The DPL 2020 includes a new and more fulsome consent regime that mirrors the requirements found in the GDPR. Under the DPL 2020, consent must be freely given by a clear affirmative act that shows an unambiguous indication of consent. A Controller must be able to demonstrate that consent was freely given and a Data Subject may withdraw their consent at any time. Importantly, a Data Subject's ability to withdraw his or her consent should not require undue effort and must be at least as easy as the process of giving consent. Once a Data Subject withdraws consent, the relevant Controller must cease Processing the Data Subject's Personal Data and must securely and permanently delete it as soon as reasonably possible.

International Data Transfer

The DPL 2007 included limitations on transfers of Personal Data out of the DIFC, requiring that the country receiving the Personal Data maintains "an adequate level of protection" for Personal Data, as determined by the Commissioner of Data Protection ("Commissioner"), or that the transfer is made under certain conditions specified in the law. The DPL 2020 has retained the 2007 provision that such transfers are permitted to "adequate countries" but removed the possibility that a transfer could take place if the Commissioner has granted written authorization for the transfer. The DPL 2020 includes additional mechanisms for data transfers that are similar to those provided in the GDPR, such as the reliance on:

  • A legally binding instrument between public authorities (similar to Article 46(2)(a) of the GDPR).
  • Binding Corporate Rules, where the transfer is within the Controller's group and have been approved by the Commissioner (similar to Article 46(2)(b) of the GDPR).
  • Standard data protection clauses as adopted by the Commissioner (similar to Article 46(2)(c) of the GDPR).
  • An approved code of conduct together with binding and enforceable commitments of the Controller or Processor in the Third Country or International Organization to apply the appropriate safeguards, including with regard to Data Subjects' rights (similar to Article 46(2)(e) of the GDPR).
  • An approved certification mechanism together with binding and enforceable commitments of the Controller or Processor in the Third Country or International Organization to apply the appropriate safeguards, including with regard to Data Subjects' rights (similar to Article 46(2)(f) of the GDPR).
  • Where a transfer to a non-adequate country is not based on an adequate safeguard or a particular derogation, such a transfer may only take place if certain conditions are met, including where the transfer is necessary for purposes of "compelling legitimate interests pursued by the Controller."

Data Breach Provisions

The DPL 2007 included general security requirements, obligations for Controllers to select Processors that provide sufficient security guarantees in respect of security measures, and a general requirement to notify the Commissioner in the event of "an unauthorized intrusion, either physical, electronic or otherwise, to any Personal Data database." The DPL 2020 has added more explicit data breach provisions similar to the GDPR, requiring that Controllers notify the Commissioner if there is a Personal Data Breach that compromises a Data Subject's confidentiality, security or privacy. The provisions also include that Processors must notify Controllers, without undue delay, after becoming aware of a breach and requires Controllers to notify Data Subjects when a Personal Data Breach is likely to result in a "high risk to the confidentiality, security or privacy of Data Subjects."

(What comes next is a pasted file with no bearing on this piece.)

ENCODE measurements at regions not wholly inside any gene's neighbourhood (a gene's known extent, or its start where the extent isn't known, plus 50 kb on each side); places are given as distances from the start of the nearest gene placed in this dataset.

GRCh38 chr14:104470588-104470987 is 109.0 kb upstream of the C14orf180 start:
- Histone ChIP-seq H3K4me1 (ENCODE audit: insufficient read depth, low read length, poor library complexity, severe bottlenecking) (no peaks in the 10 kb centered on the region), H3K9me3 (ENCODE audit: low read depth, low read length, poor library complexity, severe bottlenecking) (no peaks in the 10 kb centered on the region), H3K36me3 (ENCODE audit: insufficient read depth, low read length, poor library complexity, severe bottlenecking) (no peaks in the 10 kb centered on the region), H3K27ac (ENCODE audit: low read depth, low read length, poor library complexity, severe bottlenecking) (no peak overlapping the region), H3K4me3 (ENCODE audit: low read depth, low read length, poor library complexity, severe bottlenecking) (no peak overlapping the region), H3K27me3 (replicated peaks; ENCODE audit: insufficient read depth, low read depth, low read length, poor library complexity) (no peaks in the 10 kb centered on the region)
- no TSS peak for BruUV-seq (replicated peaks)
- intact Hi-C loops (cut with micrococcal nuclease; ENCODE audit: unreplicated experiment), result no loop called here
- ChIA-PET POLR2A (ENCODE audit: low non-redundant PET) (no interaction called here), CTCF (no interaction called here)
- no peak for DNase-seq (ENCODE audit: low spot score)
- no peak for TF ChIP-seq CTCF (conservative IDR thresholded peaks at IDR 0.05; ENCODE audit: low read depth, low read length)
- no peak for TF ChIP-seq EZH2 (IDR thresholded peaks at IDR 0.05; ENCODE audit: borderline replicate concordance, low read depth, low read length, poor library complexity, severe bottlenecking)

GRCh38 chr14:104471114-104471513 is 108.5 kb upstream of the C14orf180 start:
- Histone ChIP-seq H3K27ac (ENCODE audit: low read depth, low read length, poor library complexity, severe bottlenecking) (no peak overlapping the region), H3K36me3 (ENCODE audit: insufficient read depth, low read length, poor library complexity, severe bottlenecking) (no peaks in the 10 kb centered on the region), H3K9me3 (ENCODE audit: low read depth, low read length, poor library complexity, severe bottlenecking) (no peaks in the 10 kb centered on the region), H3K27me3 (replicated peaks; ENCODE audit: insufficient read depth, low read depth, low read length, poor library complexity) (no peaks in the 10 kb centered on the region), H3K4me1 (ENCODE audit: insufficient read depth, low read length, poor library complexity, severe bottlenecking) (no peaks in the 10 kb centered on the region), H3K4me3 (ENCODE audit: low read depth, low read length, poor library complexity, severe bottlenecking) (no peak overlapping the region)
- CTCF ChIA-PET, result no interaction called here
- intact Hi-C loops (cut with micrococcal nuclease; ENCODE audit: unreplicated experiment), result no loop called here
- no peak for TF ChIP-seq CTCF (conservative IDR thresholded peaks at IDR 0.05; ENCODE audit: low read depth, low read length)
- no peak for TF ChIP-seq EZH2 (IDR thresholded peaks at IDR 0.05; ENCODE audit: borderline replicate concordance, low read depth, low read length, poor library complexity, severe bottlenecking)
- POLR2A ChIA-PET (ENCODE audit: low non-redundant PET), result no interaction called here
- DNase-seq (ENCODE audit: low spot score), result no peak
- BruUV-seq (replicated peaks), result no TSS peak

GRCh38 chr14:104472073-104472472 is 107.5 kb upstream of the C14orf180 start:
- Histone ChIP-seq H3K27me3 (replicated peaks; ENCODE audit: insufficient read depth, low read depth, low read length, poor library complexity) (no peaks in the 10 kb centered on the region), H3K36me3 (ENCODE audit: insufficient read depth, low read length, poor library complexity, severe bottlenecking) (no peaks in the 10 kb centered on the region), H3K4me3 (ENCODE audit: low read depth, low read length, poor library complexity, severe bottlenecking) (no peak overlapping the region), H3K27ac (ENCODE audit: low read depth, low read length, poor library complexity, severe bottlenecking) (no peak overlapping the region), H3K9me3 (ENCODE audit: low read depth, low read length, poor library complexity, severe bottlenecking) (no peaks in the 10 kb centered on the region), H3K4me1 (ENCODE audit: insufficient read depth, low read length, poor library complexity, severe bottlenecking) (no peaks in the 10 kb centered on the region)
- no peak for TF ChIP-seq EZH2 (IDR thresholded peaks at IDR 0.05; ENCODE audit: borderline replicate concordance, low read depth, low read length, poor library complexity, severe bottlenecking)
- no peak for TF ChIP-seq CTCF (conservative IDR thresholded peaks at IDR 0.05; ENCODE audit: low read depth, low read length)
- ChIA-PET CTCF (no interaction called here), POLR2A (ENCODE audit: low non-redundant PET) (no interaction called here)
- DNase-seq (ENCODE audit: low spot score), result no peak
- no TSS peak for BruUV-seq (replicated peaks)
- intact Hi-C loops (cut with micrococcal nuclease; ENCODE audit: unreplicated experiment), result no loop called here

Data Protection Impact Assessment Requirements and Data Protection Officers

The DPL 2020 introduces two requirements that are similar to those found under the GDPR where Controllers and Processors are engaged in High Risk Processing Activities. High Risk Processing Activities include the Processing of Personal Data with new technologies that create a materially increased risk to the security or rights of a Data Subject, sensitive Personal Data, Processing involving systematic and extensive evaluation of personal aspects relating to individuals or the processing of a material amount of Special Categories of Personal Data.

DIFC bodies must appoint a Data Protection Officer (DPO). Additionally, Controllers and Processors are required to appoint a DPO when they perform (or will commence performing) High Risk Processing Activities on a systematic or regular basis and must carry out a Data Protection Impact Assessment (DPIA) prior to engaging in any such activities.3 The DPIA must include certain information and prior consultation with the Commissioner is required where the DPIA indicates that the risks to the rights of Data Subjects remain particularly high. Failure to appoint a DPO may result in a fine of $50,000. Where a DPO is required, they must undertake an assessment of the Controller's processing activities at least once per year, with the assessment also submitted to the Commissioner. The DPO must reside in the United Arab Emirates, unless employed within an organization's group and perform a similar function within the origination on an international basis.